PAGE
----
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US6964707 *Jun 24, 2002Nov 15, 2005Duplo Seiko CorporationAdhesive coating device
US7396171 *Sep 12, 2005Jul 8, 2008Dwain GipsonThor expandable ring printer for wide print media
US7415928 *Sep 3, 2003Aug 26, 2008Koenig & Bauer AktiengesellschaftPrinting machines with at least one color support
US7703394May 23, 2006Apr 27, 2010Heidelberger Druckmaschinen AgApparatus and method for the application of a liquid and printing unit and machine having the apparatus
US20040123751 *Dec 16, 2003Jul 1, 2004Ramon VegaMulti-purpose printer device
US20040188022 *Jun 24, 2002Sep 30, 2004Chiharu TaniguchiAdhesive coating device
US20060096475 *Sep 3, 2003May 11, 2006Stiel Juergen APrinting machines with at least one color support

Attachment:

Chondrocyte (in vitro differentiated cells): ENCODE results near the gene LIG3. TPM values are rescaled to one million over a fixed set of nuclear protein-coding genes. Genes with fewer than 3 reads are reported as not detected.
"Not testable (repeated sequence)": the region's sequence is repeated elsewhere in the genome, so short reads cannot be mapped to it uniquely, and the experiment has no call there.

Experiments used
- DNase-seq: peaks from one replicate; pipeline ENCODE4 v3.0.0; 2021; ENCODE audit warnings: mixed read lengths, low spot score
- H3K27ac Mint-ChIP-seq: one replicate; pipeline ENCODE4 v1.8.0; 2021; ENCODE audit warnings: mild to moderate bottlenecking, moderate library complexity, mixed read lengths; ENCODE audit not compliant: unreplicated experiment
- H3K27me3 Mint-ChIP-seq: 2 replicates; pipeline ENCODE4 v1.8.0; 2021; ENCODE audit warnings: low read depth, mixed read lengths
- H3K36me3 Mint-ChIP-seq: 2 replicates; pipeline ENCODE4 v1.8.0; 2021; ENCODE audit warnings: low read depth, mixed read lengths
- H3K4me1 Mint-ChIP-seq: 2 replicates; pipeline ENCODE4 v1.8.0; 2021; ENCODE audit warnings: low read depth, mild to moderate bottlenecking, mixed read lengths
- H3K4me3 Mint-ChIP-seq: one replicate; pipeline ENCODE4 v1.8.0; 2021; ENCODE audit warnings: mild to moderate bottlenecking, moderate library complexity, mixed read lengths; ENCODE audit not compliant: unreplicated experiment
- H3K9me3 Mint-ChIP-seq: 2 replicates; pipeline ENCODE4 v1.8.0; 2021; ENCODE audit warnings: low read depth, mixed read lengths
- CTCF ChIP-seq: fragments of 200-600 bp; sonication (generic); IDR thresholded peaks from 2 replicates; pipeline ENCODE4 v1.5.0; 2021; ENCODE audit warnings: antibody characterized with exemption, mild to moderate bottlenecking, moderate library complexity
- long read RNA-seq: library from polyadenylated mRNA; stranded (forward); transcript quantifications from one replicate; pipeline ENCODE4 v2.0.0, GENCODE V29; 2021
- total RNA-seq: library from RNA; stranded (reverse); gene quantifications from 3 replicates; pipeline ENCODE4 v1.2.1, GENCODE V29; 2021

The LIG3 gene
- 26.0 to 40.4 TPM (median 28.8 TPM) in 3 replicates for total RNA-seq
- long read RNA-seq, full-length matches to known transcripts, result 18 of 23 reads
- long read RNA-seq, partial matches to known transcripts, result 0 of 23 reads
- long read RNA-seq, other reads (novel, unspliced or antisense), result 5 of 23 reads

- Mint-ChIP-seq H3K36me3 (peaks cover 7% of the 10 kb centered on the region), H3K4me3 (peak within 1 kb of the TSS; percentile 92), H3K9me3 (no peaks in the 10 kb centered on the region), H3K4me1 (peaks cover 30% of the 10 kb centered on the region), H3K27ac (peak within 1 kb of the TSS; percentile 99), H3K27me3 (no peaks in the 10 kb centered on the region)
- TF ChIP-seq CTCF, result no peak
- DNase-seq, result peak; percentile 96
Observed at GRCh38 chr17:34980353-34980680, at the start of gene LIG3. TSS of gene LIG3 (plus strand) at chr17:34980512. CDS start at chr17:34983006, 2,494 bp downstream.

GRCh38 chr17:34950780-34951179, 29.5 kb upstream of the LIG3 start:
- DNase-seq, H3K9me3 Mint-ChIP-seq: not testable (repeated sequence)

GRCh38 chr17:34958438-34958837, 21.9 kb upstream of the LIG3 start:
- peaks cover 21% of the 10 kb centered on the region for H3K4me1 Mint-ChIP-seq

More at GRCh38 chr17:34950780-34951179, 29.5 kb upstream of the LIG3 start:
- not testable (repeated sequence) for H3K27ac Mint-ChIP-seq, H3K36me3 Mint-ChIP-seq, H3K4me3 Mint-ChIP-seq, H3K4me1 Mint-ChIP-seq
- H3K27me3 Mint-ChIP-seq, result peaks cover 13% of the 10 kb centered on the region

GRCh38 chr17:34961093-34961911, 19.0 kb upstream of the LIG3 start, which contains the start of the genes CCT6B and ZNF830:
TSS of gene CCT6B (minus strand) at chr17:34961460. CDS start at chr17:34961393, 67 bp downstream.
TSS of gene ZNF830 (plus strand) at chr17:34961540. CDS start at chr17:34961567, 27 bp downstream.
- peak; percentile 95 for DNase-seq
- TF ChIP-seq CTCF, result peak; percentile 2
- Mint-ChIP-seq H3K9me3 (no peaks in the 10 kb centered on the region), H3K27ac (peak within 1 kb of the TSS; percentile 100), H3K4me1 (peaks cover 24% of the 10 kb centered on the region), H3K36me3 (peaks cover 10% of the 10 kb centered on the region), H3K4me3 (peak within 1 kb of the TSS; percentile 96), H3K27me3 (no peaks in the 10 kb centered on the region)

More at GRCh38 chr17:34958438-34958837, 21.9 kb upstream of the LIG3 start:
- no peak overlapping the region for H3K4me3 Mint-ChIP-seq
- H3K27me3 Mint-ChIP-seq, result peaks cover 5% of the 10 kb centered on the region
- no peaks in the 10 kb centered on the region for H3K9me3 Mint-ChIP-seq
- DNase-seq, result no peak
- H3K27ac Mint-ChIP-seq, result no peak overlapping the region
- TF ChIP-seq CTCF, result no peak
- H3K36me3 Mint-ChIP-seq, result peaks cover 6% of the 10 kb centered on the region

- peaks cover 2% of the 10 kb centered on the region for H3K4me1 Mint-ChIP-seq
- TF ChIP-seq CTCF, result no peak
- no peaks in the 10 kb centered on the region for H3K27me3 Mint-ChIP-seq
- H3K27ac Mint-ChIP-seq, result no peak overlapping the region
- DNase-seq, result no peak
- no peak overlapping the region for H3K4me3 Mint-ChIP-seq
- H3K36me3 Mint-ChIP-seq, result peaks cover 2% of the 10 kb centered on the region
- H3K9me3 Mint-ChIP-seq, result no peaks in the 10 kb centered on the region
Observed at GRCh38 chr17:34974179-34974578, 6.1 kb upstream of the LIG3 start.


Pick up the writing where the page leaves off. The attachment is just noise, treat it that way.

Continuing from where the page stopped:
US20060260542 *May 23, 2006Nov 23, 2006Heidelberger Druckmaschinen AgApparatus and method for the application of a liquid and printing unit and machine having the apparatus
US20070065210 *Sep 12, 2005Mar 22, 2007Dwain GipsonThor expandable ring printer for wide print media
Classifications
U.S. Classification101/401.1, 101/129, 101/116, 347/91, 101/114
International ClassificationB41M5/00, B41J2/475, B41M1/10, B41J31/05, B41J31/00, B41J2/325, B41L19/00
Cooperative ClassificationB41M1/10
European ClassificationB41M1/10